• Home funerals are a more loving way to say goodbye. A home funeral allows more time for closure; family and friends can gather for two or more days to prepare, memorialize, celebrate, grieve, and finally transport the body.
  • Home funerals give you control over decisions. Without preplanning, the home funeral may be rushed, but it will be more personalized than the funeral or memorial service conducted away from home by a funeral director or service provider. Arrangements for keeping the body and/or transporting the body for cremation or burial may be challenging. However, if you prefer this amount of involvement, or if you wish to oversee the preparation of the body, then a home funeral could be the right choice for you. For more information, see Planning a Funeral or Memorial Service.
  • Home funerals save money. By circumventing the potentially costly accoutrements of funeral home-arranged services, families can save thousands of dollars in what they might feel are unnecessary products and services.
  • Home funerals can facilitate bonding, as friends and family gather and cooperate in conducting the preparations and the event, supporting one another.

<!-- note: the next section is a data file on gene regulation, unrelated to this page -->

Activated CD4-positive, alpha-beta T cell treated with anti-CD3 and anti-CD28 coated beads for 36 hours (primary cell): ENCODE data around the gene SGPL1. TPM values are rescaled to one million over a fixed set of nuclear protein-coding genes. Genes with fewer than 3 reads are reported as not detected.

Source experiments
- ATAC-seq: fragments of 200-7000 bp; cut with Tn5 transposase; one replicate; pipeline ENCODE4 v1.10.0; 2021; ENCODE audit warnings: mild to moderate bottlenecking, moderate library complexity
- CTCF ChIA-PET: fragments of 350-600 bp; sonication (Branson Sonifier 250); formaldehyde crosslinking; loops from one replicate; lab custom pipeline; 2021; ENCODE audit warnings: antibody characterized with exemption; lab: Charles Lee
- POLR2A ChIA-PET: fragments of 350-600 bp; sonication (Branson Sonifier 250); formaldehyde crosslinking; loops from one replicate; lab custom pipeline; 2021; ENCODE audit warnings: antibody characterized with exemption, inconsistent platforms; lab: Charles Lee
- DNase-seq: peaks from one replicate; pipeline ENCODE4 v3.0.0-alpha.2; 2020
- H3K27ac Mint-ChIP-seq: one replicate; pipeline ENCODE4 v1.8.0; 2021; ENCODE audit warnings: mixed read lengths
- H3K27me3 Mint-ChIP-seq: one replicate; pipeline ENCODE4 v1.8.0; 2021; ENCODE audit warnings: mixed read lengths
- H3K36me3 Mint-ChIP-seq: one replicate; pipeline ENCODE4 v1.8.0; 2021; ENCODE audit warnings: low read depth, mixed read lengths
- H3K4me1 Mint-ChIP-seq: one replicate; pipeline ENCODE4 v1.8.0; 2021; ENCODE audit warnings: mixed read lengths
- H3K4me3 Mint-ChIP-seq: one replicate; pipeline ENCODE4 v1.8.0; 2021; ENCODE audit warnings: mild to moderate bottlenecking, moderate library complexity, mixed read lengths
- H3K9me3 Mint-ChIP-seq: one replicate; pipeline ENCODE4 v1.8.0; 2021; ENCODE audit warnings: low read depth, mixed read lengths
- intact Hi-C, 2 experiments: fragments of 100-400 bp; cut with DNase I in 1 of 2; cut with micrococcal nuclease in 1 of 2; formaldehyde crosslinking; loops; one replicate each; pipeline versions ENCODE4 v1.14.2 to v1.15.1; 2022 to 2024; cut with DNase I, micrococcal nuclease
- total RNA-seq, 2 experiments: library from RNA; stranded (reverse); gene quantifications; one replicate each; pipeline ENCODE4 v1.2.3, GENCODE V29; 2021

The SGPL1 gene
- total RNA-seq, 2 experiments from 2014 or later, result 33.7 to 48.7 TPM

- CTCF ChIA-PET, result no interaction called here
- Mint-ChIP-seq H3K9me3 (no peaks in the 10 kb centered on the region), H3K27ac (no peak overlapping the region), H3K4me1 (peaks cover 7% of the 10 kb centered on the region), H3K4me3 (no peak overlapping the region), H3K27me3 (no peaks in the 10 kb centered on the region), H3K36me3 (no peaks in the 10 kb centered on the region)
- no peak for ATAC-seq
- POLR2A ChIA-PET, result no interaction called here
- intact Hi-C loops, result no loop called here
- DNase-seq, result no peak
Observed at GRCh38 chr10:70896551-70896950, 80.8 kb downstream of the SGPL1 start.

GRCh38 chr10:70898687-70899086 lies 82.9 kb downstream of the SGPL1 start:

• Home funerals reinforce the cycle of life. Surrounding the bereaved in the everyday life of the deceased can help to highlight this person's true nature, their accomplishments, and their loved ones' hopes.
  • Home funerals promote healing and closure. A home funeral provides a comfortable place to discuss life and death, to express grief and loss.
  • Home funerals return death care to the traditional and natural. Prior to the late 19th century, North American families typically prepared deceased loved ones' bodies in the home, held services in the home, and transported the body from the home. Keeping the deceased at home was a natural part of the cycle of life.